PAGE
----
Last I checked, the average human attention span was shorter than that of a goldfish. We’ve been reduced to a scant eight seconds, compared to the goldfish’s nine seconds. And even eight seconds is a lot to expect when it comes to sifting through the headlines of direct mail.
Your audience isn’t going to spend a lot of time on a mailer from you unless you find a way to keep their attention.
Fortunately, your odds of success with direct mail are better than ever … as long as you know how to draw readers in.
According to a 2014 study by the U.S. Postal Service, 57 percent of households read all direct mail sent to their house. This number is actually up from 49 percent in 1987!
But if you want your direct mail marketing to do its job, you’ll need to focus everything you’ve got on grabbing their attention in the first place. The way to do that is with strong headlines.
May I Have Your Attention, Please?
Think of your headline as the ad for your ad. In that very narrow eight-second window where you have someone’s attention, you need to take advantage of the opportunity to capture their interest and make them keep reading.
That’s why you need to put a lot of effort into understanding what goes into great headlines, then write them until you come up with one that works.
Here’s what you need to know to write magnetic headlines that draw readers in:
- Speak to your prospects’ interest.
- Make the headline BIG, BOLD, and PROMINENT on the page.
- Don’t be too clever or cute — make a point and drive it home.
- FORCE the reader to keep reading by using an irresistible hook.
- Be honest — no using tomfoolery to trick them into engaging with you.
- DO NOT USE ALL CAPITAL LETTERS, as it’s hard to read.
A great headline highlights benefits that will interest the prospect, keeping their attention throughout the body of the piece and driving them to take action by the time they’ve finished reading. Incorporate the above tips for the best results.
How To Write Headlines That Influence People
If you need proof that good headlines can make all the difference, take the title of the legendary book “How to Win Friends and Influence People.” The advertisement for this book actually touted the same no-nonsense, straight-to-the-bottom-line headline as the book itself, and the book was an immediate hit.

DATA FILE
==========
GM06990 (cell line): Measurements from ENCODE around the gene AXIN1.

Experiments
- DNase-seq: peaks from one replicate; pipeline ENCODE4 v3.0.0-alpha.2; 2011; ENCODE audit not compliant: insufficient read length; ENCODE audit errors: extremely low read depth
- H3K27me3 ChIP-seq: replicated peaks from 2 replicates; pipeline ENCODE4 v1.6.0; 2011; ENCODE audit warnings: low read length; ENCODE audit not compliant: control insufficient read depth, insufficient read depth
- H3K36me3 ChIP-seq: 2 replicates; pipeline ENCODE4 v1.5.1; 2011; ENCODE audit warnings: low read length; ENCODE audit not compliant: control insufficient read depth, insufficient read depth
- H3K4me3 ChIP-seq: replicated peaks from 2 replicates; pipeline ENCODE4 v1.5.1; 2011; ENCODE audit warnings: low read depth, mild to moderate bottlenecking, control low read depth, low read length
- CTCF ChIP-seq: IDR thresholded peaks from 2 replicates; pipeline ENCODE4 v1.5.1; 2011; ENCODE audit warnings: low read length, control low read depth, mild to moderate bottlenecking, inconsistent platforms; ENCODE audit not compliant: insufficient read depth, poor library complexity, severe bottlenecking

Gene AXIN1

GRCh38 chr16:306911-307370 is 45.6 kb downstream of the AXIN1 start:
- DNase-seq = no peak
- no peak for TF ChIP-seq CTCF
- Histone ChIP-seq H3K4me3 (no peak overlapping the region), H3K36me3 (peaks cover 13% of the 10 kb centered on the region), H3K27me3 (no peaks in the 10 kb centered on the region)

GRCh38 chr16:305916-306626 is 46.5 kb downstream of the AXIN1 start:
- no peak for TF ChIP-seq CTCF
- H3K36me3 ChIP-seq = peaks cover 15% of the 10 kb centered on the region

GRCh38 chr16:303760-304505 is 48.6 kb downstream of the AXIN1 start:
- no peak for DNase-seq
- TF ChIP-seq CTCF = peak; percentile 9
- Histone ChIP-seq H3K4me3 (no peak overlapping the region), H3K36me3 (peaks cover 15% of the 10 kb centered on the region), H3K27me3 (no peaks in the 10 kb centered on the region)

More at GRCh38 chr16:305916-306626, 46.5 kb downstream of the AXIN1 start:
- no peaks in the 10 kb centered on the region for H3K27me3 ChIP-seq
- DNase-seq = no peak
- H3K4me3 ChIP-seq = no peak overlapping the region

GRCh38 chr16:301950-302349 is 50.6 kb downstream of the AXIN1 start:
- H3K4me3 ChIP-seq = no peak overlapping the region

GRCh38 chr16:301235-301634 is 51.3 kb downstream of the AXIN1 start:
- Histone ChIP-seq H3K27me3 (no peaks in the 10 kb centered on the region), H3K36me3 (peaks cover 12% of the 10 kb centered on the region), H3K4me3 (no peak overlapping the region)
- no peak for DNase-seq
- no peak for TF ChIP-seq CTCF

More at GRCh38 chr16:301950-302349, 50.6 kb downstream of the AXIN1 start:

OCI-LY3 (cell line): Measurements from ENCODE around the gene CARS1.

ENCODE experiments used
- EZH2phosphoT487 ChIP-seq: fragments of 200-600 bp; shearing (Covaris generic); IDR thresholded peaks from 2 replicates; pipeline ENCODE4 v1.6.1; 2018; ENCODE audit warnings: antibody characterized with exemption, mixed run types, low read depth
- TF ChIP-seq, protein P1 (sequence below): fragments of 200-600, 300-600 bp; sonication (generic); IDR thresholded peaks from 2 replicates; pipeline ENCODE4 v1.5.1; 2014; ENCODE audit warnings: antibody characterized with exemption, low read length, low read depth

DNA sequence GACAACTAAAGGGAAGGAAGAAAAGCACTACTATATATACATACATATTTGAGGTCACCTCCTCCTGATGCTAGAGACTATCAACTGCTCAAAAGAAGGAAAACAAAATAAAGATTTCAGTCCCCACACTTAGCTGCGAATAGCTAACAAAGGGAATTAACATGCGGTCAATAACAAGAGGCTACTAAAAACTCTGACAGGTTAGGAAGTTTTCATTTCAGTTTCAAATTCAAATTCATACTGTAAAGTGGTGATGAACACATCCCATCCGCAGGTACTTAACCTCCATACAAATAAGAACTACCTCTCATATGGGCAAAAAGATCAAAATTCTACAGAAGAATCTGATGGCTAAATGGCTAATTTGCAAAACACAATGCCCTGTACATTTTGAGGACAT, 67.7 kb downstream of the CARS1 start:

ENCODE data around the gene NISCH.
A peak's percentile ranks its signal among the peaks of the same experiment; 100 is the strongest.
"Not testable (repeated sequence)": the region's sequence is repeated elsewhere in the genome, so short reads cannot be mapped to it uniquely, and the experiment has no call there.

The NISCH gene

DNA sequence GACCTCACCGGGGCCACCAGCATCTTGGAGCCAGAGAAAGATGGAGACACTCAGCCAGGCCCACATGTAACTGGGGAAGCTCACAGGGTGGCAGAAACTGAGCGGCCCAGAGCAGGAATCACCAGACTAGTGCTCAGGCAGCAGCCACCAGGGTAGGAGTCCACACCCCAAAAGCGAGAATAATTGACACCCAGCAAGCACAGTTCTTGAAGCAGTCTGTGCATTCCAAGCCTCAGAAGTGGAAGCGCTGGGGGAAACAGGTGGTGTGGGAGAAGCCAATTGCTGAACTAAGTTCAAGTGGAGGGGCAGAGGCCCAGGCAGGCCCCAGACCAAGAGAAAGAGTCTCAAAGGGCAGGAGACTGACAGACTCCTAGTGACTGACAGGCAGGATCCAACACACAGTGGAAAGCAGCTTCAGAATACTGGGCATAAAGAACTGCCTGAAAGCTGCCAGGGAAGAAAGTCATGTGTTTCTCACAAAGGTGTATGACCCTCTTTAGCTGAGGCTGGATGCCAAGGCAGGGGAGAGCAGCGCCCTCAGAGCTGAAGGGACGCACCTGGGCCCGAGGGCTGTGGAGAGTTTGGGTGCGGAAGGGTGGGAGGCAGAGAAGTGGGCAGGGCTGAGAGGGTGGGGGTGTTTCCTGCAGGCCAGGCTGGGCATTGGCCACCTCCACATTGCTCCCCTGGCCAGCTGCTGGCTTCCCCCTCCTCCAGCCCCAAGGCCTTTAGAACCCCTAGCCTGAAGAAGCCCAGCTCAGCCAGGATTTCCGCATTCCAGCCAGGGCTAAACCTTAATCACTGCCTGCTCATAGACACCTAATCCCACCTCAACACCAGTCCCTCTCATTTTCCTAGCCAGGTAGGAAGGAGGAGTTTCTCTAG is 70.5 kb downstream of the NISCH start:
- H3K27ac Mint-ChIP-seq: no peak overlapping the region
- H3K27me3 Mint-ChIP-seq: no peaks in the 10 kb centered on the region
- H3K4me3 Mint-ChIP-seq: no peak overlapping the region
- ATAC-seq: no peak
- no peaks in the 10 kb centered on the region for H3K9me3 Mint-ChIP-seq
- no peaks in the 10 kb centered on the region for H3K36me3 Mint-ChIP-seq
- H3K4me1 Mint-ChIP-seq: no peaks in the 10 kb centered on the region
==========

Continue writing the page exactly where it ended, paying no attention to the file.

If the book’s 75-year record as one of the most popular self-improvement books in history wasn’t enough to convince you, consider this. That one original ad, based on the headline alone, sold over 1 million copies via mail order — during the heart of the Great Depression, when there was hardly a penny to spare worldwide!
Without bells, whistles, or fancy language, this headline has cut to the hearts of hundreds of millions of people, simply by stating its purpose, making a promise, and forging a connection with every person who’s ever wanted to have exactly what this title offers: friends and influence.
Magnetic Headlines In Action
Like with any activity, you can get better at writing great headlines by studying the greats who came before. Legendary figures like David Ogilvy and Claude Hopkins were known for many amazing ads with fantastic headlines that captured attention and caused sales to skyrocket.
Ogilvy, the original ad master, once wrote, “On the average, five times as many people read the headline as read the body copy. When you have written your headline, you have spent eighty cents out of your dollar.”
And that was well before our attention spans shrank and the number of potential distractions exploded in our modern information age. Ogilvy reminds us to hone the headline for our audience, no matter what we’re trying to sell.
As an example, here’s the best headline he ever wrote, according to Ogilvy himself:
“At 60 miles an hour, the loudest noise in this new Rolls-Royce comes from the electric clock.”
If you go back and check the list of tips for an effective headline, you can see that this Ogilvy classic really hits the mark on all of them — and makes the Rolls-Royce sound irresistible to a car enthusiast. It really drives home the point that this is a luxury vehicle, and it does so without artifice or trickery.
Ogilvy was particularly insistent that factual advertising would perform better than false promises and grandstanding without anything to back it up. And the Rolls-Royce ad proves that fact-based claims work.
Apparently, the chief engineer at Rolls-Royce responded to the ad by saying, “It is time we did something about that damned clock.”
Make Your Own Headlines Impossible To Ignore
So how can you make your headlines irresistible? Burrow down to the core features and benefits of what you’re selling and use those six tips to draw the attention of your prospects.
If you can produce an irresistible headline that’s tailor-made for your ideal buyer, you’ve accomplished 80 percent of your goal in overcoming short attention spans and getting readers to take action.
The next time you sit down to produce a direct mail piece, focus on crafting headlines that grab attention quickly — without mercy. If you can do this, your bottom line is sure to thank you.